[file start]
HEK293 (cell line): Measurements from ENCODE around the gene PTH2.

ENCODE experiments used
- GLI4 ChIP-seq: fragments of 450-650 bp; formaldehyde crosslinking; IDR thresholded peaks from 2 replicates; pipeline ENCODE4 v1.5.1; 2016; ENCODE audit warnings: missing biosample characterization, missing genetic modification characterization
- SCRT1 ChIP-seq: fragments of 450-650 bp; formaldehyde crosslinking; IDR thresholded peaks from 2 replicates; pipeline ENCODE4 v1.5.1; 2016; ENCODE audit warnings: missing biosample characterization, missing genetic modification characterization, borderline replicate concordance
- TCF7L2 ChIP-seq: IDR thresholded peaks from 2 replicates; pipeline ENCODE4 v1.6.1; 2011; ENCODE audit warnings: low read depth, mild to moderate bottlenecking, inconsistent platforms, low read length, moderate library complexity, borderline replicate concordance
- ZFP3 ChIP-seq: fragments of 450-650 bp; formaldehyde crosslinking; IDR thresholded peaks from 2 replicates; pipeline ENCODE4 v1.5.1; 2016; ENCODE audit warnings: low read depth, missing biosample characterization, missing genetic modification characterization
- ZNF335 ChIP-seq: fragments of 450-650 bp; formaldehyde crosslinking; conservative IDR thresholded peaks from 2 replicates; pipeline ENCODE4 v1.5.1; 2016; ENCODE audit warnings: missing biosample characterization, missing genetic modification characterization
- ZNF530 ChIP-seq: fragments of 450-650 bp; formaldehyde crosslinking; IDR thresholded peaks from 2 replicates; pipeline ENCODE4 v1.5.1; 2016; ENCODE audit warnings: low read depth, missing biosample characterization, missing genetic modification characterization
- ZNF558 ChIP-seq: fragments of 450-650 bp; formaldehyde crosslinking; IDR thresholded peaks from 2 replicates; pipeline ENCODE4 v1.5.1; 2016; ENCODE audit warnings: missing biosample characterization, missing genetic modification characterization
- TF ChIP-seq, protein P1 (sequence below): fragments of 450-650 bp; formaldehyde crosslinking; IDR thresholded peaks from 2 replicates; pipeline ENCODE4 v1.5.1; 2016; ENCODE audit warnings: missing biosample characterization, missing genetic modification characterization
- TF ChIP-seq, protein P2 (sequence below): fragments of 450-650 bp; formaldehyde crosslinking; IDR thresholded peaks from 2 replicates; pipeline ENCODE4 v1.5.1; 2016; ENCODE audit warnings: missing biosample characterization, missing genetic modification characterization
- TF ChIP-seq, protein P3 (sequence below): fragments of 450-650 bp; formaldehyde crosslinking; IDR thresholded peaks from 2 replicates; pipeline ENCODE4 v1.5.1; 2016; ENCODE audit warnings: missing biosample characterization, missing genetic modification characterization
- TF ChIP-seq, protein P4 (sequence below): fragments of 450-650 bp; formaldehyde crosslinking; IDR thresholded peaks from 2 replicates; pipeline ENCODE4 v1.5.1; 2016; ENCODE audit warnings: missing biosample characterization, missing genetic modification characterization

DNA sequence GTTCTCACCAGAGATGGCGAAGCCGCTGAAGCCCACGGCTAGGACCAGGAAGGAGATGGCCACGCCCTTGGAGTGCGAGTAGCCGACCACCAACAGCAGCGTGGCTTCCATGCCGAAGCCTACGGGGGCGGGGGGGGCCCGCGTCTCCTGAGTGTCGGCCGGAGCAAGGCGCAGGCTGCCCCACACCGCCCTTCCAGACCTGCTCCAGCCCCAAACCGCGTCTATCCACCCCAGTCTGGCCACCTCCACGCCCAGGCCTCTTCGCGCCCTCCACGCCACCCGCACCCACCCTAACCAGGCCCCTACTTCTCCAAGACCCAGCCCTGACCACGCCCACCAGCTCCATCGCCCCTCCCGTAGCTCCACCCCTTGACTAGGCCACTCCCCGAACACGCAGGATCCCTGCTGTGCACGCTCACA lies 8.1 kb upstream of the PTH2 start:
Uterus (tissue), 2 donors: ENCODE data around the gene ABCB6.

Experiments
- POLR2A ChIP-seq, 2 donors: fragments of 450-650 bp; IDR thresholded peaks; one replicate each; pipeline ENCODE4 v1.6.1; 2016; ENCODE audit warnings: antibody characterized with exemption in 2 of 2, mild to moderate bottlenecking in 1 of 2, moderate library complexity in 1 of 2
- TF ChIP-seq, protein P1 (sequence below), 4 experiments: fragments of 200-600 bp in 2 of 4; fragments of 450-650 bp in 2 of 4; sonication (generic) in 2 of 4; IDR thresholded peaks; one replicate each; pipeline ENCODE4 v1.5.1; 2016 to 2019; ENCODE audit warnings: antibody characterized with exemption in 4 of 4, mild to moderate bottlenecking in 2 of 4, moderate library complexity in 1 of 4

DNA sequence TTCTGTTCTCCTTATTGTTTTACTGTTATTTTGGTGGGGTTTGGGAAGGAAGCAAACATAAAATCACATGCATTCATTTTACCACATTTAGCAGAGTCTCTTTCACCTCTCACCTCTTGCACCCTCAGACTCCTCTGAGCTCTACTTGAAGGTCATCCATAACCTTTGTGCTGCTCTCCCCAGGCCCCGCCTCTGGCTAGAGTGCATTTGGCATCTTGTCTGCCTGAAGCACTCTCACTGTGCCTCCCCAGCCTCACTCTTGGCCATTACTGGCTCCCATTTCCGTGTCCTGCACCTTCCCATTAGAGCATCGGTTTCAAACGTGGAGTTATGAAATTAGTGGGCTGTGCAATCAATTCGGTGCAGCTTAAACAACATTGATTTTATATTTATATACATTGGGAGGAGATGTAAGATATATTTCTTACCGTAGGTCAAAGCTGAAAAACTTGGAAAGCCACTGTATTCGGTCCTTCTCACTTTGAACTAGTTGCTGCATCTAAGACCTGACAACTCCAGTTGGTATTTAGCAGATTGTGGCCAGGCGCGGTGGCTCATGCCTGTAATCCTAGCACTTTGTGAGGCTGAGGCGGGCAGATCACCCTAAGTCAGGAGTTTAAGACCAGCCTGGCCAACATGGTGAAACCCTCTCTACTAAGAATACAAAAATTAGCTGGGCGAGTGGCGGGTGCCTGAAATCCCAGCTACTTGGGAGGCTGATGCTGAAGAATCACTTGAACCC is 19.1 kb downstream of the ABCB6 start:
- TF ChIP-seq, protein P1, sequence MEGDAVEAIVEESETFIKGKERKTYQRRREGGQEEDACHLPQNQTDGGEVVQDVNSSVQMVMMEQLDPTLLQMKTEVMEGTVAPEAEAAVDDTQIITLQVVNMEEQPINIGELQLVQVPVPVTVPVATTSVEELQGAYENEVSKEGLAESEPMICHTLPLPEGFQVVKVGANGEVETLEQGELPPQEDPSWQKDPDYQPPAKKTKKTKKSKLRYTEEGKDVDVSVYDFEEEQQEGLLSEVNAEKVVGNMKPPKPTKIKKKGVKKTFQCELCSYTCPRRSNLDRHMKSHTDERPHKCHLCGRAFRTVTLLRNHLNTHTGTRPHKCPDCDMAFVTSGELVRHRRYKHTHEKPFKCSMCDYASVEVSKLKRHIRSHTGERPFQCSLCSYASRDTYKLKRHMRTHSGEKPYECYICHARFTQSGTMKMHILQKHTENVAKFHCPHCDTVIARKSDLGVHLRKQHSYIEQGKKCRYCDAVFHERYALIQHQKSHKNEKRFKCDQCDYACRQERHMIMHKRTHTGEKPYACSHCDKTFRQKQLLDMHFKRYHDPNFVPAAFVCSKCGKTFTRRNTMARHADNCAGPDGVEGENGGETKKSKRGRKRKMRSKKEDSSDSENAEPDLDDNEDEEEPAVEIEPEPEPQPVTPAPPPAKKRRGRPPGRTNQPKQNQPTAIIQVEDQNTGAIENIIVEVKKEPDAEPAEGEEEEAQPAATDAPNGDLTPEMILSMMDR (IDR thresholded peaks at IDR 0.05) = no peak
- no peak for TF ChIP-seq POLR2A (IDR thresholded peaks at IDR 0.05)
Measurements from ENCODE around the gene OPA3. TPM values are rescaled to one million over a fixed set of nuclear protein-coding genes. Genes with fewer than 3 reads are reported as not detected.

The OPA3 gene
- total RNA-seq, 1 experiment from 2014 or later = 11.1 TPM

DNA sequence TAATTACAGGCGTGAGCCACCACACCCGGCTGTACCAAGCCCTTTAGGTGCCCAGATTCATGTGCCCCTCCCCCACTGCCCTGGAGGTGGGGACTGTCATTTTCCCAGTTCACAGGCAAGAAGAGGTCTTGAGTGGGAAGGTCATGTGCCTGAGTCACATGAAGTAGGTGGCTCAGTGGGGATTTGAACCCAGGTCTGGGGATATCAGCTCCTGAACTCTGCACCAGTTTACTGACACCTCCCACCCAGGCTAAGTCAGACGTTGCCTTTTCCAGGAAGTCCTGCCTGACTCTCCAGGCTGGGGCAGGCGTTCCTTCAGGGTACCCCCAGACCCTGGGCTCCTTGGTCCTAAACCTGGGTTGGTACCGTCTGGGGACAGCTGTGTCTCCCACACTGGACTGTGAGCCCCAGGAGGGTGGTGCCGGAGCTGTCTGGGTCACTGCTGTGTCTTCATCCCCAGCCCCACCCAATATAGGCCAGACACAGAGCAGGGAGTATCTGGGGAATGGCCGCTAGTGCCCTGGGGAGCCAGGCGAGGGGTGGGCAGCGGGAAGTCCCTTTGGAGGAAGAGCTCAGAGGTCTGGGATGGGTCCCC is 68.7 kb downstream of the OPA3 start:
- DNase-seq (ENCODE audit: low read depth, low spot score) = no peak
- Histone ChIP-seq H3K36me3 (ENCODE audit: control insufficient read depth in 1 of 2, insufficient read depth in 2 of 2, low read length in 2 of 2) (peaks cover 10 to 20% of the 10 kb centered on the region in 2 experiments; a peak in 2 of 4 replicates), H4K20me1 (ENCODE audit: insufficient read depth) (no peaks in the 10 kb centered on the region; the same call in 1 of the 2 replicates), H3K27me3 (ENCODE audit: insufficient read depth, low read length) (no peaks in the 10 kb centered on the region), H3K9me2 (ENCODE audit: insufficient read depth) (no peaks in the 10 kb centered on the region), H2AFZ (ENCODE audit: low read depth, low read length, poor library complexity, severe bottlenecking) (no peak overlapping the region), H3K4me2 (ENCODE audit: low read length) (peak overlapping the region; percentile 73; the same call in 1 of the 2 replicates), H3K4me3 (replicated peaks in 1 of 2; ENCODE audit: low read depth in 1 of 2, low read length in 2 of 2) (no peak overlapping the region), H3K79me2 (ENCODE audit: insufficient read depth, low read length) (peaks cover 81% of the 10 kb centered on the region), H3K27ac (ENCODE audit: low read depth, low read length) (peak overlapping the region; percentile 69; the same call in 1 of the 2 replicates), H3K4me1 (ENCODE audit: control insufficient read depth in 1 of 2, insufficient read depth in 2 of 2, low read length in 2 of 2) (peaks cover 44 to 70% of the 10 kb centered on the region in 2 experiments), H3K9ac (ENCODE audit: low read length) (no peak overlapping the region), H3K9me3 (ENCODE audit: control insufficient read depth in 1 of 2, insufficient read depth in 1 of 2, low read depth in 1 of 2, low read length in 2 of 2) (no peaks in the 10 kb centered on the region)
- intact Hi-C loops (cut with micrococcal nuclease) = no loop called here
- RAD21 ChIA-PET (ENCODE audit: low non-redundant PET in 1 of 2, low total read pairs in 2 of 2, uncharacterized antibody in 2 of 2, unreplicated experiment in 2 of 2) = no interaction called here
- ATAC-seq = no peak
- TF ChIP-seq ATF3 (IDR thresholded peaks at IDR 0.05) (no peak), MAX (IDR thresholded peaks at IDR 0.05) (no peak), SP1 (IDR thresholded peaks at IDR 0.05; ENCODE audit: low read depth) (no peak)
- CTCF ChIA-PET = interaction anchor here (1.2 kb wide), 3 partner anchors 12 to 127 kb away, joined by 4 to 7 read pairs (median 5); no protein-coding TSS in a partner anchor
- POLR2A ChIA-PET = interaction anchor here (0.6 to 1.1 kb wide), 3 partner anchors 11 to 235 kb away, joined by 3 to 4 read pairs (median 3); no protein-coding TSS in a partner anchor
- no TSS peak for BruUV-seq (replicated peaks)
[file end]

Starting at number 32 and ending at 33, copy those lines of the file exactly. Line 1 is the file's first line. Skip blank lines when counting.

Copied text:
- CTCF ChIA-PET = interaction anchor here (1.2 kb wide), 3 partner anchors 12 to 127 kb away, joined by 4 to 7 read pairs (median 5); no protein-coding TSS in a partner anchor
- POLR2A ChIA-PET = interaction anchor here (0.6 to 1.1 kb wide), 3 partner anchors 11 to 235 kb away, joined by 3 to 4 read pairs (median 3); no protein-coding TSS in a partner anchor